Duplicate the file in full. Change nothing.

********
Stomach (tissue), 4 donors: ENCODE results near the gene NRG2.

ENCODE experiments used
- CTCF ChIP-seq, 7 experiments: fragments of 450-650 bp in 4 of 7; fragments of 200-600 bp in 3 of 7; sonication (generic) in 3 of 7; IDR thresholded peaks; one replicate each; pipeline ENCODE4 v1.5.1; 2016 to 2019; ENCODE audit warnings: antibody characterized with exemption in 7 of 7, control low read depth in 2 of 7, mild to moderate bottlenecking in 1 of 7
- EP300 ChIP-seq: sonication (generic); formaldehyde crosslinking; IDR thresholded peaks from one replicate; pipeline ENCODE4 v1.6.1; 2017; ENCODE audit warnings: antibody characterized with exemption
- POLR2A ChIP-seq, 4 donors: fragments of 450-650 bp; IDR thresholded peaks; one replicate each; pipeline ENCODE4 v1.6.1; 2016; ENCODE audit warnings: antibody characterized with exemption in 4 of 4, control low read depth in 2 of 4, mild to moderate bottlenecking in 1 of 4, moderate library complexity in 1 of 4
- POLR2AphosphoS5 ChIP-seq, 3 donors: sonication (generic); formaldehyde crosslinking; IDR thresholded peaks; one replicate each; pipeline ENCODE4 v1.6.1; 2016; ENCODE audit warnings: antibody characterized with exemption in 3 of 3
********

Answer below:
Stomach (tissue), 4 donors: ENCODE results near the gene NRG2.

ENCODE experiments used
- CTCF ChIP-seq, 7 experiments: fragments of 450-650 bp in 4 of 7; fragments of 200-600 bp in 3 of 7; sonication (generic) in 3 of 7; IDR thresholded peaks; one replicate each; pipeline ENCODE4 v1.5.1; 2016 to 2019; ENCODE audit warnings: antibody characterized with exemption in 7 of 7, control low read depth in 2 of 7, mild to moderate bottlenecking in 1 of 7
- EP300 ChIP-seq: sonication (generic); formaldehyde crosslinking; IDR thresholded peaks from one replicate; pipeline ENCODE4 v1.6.1; 2017; ENCODE audit warnings: antibody characterized with exemption
- POLR2A ChIP-seq, 4 donors: fragments of 450-650 bp; IDR thresholded peaks; one replicate each; pipeline ENCODE4 v1.6.1; 2016; ENCODE audit warnings: antibody characterized with exemption in 4 of 4, control low read depth in 2 of 4, mild to moderate bottlenecking in 1 of 4, moderate library complexity in 1 of 4
- POLR2AphosphoS5 ChIP-seq, 3 donors: sonication (generic); formaldehyde crosslinking; IDR thresholded peaks; one replicate each; pipeline ENCODE4 v1.6.1; 2016; ENCODE audit warnings: antibody characterized with exemption in 3 of 3